“They are paying attention to her now, so she has to make it happen,” Flynn said.
On July 12, 2014, Carter sent Roy a barrage of text messages asking him whether he was going to kill himself that day, discounting his fears and encouraging him to carry out the act.
“You can't think about it You just have to do it? You said you were gonna do it like I don't get why you aren’t,” she wrote in one.
But when Roy expressed second doubts about the plan telling her “like why am I so hesitant lately” she continued to encourage him.
“You’re so hesitant because you keep overthinking it and pushing it off. You just need to do it Conrad," she said.
Later that night—after making two lengthy calls to Carter—he would.
In the days after Roy’s death, her friends would later testify that they finally gave her the extra attention she had so desperately sought.
Mosolgo told the court she never normally would have gone to Carter’s home, but did after Roy’s death because she believed Carter needed additional support.
Many of her friends also attended a Homers for Conrad fundraiser Carter held just a few months later in her hometown catering to mostly her own friends and family to raise money for mental health organizations.
But it was a disturbing text message she sent to Boardman that would ultimately land her behind bars for a 15-month sentence.
“Sam his death is my fault like honestly I could have stopped him I was on the phone with him and he got out of the car because it was working and he got scared and I f---ing told him to get back in,” she would write after Roy’s death.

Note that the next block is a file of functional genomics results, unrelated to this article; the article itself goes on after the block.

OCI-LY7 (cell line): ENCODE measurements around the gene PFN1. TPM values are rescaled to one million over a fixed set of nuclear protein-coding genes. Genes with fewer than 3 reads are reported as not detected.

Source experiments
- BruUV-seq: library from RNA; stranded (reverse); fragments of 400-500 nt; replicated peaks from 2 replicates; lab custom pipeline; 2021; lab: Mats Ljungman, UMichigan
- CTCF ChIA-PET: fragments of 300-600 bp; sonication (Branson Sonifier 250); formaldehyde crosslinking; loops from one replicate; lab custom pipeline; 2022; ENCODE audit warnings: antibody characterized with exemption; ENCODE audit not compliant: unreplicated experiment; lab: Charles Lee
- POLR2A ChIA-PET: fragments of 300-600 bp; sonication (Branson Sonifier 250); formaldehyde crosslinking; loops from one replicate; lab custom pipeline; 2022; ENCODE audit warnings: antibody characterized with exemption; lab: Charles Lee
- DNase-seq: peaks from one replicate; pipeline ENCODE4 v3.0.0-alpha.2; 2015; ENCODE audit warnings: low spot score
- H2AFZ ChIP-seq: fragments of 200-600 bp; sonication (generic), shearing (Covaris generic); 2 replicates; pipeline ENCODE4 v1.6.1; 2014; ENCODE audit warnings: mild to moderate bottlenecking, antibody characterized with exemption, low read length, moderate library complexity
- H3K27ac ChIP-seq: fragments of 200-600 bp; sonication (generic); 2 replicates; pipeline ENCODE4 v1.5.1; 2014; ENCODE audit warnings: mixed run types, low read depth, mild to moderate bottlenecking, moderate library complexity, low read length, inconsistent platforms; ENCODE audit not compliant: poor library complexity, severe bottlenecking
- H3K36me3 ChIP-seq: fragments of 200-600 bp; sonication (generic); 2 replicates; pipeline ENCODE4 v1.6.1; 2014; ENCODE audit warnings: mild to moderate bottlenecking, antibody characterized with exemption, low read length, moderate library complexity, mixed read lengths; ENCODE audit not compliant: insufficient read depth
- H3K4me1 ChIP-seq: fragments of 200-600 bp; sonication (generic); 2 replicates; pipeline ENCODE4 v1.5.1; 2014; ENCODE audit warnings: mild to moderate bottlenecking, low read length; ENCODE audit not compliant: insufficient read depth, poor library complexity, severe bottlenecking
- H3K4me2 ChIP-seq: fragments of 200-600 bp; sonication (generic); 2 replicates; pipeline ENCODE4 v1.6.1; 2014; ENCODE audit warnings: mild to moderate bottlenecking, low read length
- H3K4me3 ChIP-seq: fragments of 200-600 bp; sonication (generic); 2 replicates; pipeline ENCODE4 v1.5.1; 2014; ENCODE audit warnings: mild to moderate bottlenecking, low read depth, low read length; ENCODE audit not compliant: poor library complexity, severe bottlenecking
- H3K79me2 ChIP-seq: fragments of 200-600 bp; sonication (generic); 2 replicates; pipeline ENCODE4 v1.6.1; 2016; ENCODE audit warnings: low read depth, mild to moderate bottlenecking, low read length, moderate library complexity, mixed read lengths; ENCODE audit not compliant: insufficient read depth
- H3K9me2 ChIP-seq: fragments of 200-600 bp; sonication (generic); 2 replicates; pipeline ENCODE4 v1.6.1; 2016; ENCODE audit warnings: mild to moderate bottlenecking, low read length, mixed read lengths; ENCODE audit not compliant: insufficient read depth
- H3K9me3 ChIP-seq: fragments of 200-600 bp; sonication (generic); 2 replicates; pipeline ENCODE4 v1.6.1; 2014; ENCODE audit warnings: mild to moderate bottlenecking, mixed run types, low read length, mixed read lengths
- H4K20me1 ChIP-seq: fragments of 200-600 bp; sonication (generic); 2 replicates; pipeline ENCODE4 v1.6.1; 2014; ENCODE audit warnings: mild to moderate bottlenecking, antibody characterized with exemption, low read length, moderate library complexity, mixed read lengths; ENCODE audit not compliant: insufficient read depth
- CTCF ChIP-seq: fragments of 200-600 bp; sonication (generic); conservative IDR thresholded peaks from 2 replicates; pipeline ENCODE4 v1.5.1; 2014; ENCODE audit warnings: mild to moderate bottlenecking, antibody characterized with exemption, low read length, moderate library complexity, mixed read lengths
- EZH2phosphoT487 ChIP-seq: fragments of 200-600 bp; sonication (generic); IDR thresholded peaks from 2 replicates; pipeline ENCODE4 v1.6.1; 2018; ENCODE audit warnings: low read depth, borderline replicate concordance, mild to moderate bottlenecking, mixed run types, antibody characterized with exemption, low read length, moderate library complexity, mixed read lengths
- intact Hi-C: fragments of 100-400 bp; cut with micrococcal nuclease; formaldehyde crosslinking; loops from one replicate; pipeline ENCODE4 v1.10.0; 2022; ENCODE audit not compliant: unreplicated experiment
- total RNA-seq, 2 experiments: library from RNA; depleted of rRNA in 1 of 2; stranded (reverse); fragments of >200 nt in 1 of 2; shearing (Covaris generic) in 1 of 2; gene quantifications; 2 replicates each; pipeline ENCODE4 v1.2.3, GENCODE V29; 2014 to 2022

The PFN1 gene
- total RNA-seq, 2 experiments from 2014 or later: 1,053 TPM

Carter went on to say that she “couldn’t have him live the way he was living anymore I couldn’t do it I wouldn’t let him.”
It was that confession that would lead Bristol County Juvenile Court Judge Lawrence Moniz to find Carter guilty of involuntary manslaughter. Moniz said he found Carter guilty not for the series of texts she had sent Roy the last day of his life, but because she had failed to call for help after he called her and had instructed him to get back in the truck to finish the deed.
Moniz claimed that decision was “inconsistent with human life.”
Just a week after Roy died, Carter also sent Boardman another message that appeared to implicate herself in his death.
“I just got off the phone with Conrad’s mom about 20 minutes ago and she told me that detectives had to come and go through his things and stuff. It’s something they have to do with suicides and homicides,” she texted, according to The Sun Chronicle.
Carter was becoming increasingly concerned that the true level of her involvement would be discovered if investigators looked at his phone.
“Sam, they read my messages with him I’m done. His family will hate me and I could go to jail,” Carter texted.
The premonition would later become a reality after Carter was ordered to begin serving her 15-month sentence in February after the state Supreme Court refused to overturn the conviction. She appealed the decision to the United States Supreme Court earlier this month.
But if Carter’s plan had really been an attempt to gain attention from her friends, it eventually would backfire.
“It was all over national news. Michelle was made out to be the bad guy. Her friends at that point, the ones that were called, did abandon her,” her defense attorney Joseph Cataldo said in the documentary.
While Carter remains behind bars—her friends have gone on to live their lives. According to Boardman’s Facebook page, she graduated this year from University of Massachusetts Amherst and now works for a company called Signature Consultants.
Her Facebook wall is filled with images of college girls having fun, in photos not so different from the ones that had once featured Carter.